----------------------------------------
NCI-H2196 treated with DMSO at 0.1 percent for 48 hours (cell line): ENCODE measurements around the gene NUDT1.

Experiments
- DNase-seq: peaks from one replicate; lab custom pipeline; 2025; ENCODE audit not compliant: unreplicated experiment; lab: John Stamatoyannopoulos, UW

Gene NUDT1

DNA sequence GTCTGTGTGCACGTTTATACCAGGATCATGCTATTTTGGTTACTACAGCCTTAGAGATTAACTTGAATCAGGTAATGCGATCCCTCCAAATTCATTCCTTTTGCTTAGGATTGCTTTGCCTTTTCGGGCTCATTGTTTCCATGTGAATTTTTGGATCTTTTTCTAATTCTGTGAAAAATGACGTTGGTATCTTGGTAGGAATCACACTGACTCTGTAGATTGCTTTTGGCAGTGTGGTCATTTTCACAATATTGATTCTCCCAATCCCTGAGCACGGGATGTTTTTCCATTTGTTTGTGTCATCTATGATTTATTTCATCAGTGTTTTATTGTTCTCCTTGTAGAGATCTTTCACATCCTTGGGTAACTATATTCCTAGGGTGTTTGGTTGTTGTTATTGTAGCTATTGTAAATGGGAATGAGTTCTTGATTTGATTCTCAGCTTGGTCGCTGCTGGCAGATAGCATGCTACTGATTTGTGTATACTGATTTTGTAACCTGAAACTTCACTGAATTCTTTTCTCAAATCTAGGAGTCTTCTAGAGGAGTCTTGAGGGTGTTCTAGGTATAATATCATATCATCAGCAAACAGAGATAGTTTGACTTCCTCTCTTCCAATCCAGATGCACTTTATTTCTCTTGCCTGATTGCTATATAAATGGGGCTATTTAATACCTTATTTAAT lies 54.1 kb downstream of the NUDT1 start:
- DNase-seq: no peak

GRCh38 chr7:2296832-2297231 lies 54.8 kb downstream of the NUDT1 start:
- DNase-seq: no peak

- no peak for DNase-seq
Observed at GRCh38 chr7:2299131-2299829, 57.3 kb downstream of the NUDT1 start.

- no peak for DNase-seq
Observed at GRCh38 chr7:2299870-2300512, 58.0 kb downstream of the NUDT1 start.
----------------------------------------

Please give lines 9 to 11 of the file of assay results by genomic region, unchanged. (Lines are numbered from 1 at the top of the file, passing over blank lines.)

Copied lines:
- no peak for DNase-seq
Observed at GRCh38 chr7:2299131-2299829, 57.3 kb downstream of the NUDT1 start.

- no peak for DNase-seq